By Amy Nicholson
By Amy Nicholson
By Heather Baysa
By Calum Marsh
By Stephanie Zacharek
By Alan Scherstuhl
By Simon Abrams
By Alan Scherstuhl
Lee Holloway (Maggie Gyllenhaal) is released from a mental institution the day of her older sister's wedding. One afternoon with her dysfunctional family and she's ready for rehab again. No such luck, however, so instead Lee returns to her favorite pastime: self-mutilation.
Based on a short story by Mary Gaitskill (from her book Bad Behavior), Secretary explores Lee's tentative first steps out into the so-called "normal" world. Along the way, the film asks the type of big questions that keep some people up at night: Who's to say what's normal? Who's to say love has to be kind and gentle? The answer, apparently, is nobody.
It's difficult to tell whether Lee is a bit slow mentally or just terribly sheltered and emotionally immature. Perhaps a little of both. Given her constantly warring parents -- loopy, overprotective mother (Lesley Ann Warren) and alcoholic father (Stephen McHattie) -- and absolute shrew of a sister, Lee's ability to function on any level could be deemed an accomplishment.
Lee, however, is determined to break her bad habits and lead a socially acceptable life. Step one is finding a job. Dressed in her favorite purple raincoat and clutching a purple and pink umbrella (she also has purple ink in her pen), she applies for a secretarial position at the one-person law firm of E. Edward Grey (James Spader). "It's very dull work," Grey warns her during the interview. "I like dull work," she assures him.
Grey, it turns out, has something of a Jekyll and Hyde personality, gently pointing out her typing errors one minute and lashing out at her harshly the next. He makes her crawl through the garbage dump to find documents he has only pretended to lose. He criticizes her for tapping her foot, playing with her hair, and "sniffling." Lee, an innocent babe in the real world, just takes it. Nor does she complain when Grey's attentions take a decidedly personal and fetishistic turn. In fact, she quite likes it. As her enjoyment increases, however, he pulls back, leaving her both confused and upset.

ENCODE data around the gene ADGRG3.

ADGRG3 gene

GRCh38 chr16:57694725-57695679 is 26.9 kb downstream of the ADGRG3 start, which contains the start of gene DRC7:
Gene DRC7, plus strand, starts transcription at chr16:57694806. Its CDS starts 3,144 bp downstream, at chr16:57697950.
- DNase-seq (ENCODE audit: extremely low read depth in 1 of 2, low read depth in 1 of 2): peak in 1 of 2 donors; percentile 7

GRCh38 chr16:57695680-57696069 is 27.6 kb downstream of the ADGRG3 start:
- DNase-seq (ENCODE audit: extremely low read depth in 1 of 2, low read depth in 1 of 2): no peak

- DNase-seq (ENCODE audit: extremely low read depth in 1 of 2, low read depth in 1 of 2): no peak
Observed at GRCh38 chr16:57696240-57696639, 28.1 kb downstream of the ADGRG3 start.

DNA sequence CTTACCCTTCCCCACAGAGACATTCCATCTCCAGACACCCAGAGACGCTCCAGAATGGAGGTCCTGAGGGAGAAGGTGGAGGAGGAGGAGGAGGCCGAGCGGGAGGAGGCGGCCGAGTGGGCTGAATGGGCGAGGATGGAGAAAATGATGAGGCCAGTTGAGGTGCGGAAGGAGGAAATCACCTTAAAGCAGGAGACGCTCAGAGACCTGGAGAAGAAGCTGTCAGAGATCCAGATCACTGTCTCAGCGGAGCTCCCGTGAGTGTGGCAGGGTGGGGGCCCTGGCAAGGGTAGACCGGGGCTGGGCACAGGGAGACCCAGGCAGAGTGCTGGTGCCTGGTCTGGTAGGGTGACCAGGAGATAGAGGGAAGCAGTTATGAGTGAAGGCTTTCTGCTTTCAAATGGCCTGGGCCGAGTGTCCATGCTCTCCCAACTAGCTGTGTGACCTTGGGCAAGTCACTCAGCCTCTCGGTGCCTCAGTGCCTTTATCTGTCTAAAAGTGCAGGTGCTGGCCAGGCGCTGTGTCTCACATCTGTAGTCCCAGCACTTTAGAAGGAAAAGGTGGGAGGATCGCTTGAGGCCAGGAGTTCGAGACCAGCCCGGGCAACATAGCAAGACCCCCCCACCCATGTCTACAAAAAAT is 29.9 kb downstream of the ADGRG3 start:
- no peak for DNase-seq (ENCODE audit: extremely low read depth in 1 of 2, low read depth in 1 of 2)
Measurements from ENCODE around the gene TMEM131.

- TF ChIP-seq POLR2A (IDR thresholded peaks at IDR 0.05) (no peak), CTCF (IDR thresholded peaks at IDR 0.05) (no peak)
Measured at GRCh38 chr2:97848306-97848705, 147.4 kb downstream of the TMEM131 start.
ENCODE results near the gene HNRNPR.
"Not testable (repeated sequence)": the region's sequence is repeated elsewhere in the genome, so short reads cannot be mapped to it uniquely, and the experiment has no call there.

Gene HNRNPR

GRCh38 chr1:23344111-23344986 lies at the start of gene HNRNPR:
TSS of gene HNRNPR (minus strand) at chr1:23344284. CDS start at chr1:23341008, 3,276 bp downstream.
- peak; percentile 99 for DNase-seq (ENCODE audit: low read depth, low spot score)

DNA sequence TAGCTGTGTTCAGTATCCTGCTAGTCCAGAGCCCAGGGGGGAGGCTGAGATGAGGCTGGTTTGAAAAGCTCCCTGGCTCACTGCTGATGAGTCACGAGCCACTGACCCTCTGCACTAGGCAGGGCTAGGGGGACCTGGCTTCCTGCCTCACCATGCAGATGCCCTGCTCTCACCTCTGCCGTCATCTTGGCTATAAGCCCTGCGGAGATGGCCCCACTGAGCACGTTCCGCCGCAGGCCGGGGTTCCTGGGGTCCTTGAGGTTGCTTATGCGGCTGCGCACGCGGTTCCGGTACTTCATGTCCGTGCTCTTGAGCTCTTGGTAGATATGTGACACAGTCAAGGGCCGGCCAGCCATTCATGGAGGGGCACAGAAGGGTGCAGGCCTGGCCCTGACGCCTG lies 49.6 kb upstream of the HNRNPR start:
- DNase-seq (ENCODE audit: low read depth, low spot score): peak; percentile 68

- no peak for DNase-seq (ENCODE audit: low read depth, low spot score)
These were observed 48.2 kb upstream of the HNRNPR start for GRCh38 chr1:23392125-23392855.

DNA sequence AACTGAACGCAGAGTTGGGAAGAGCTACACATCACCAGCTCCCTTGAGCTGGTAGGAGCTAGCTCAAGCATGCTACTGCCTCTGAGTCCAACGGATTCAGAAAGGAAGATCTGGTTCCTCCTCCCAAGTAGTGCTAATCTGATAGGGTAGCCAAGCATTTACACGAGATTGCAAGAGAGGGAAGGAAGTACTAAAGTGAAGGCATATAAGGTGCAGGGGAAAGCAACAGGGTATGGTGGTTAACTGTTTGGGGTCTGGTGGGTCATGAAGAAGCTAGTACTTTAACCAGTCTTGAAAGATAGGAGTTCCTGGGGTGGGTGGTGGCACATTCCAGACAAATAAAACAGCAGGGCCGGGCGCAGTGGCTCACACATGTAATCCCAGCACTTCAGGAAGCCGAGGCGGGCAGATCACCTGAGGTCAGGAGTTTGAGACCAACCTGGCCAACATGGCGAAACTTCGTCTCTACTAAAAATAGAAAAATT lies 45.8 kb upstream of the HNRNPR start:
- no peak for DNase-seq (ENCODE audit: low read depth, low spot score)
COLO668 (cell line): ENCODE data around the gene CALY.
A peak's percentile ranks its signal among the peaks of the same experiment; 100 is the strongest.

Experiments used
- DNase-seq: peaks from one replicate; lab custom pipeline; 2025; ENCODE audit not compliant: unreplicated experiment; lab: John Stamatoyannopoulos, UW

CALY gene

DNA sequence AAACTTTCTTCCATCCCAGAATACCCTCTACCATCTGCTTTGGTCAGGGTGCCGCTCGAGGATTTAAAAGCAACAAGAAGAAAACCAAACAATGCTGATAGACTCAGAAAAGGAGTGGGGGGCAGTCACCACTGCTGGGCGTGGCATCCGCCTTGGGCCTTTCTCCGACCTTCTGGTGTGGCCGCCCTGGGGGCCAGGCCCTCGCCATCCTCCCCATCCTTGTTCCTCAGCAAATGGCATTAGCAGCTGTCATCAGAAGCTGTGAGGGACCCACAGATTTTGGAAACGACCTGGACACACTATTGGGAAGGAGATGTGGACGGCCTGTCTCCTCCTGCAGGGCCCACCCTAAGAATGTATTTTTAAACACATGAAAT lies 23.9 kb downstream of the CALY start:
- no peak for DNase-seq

The problem with Secretary isn't that it is offensive or unnerving -- although you get the idea the filmmakers hoped it might be at least one of those. The problem is that the story is slow-moving and dull. The hanky-panky between the two leads qualifies as mild domination and submission, not sadomasochism. Quirky rather than kinky, it isn't even titillating. Lee's goofy, sometime-boyfriend Peter (Jeremy Davies), who works at JCPenney and wants to marry her, is just one more flaky character. He hardly presents an attractive alternative. Heaven knows, her family doesn't either.
The one interesting snippet in the film is a remark by Grey when he discovers Lee's fondness for cutting herself with a razor blade: "The pain inside has to come to the surface. And when you watch it heal, it proves comforting." Of course, to follow that psychological thread would have made the film far more serious and emotionally interesting than either director Steven Shainberg (Hit Me) or screenwriter Erin Cressida Wilson (a prize-winning playwright and sex columnist for Razor magazine) seems to have wanted. They prefer the black-comedy approach. Although there's nothing intrinsically wrong with that, the story ends up feeling awfully shallow.
Secretary won a special jury prize for originality at this year's Sundance Film Festival. Apparently, all one has to do these days to be considered original is be a bit naughty in an innocent sort of way. Although that might merit the description "nonconformist," it lacks the novelty and intellectual freshness of something like the truly clever Being John Malkovich. But then, maybe originality ain't what it used to be.
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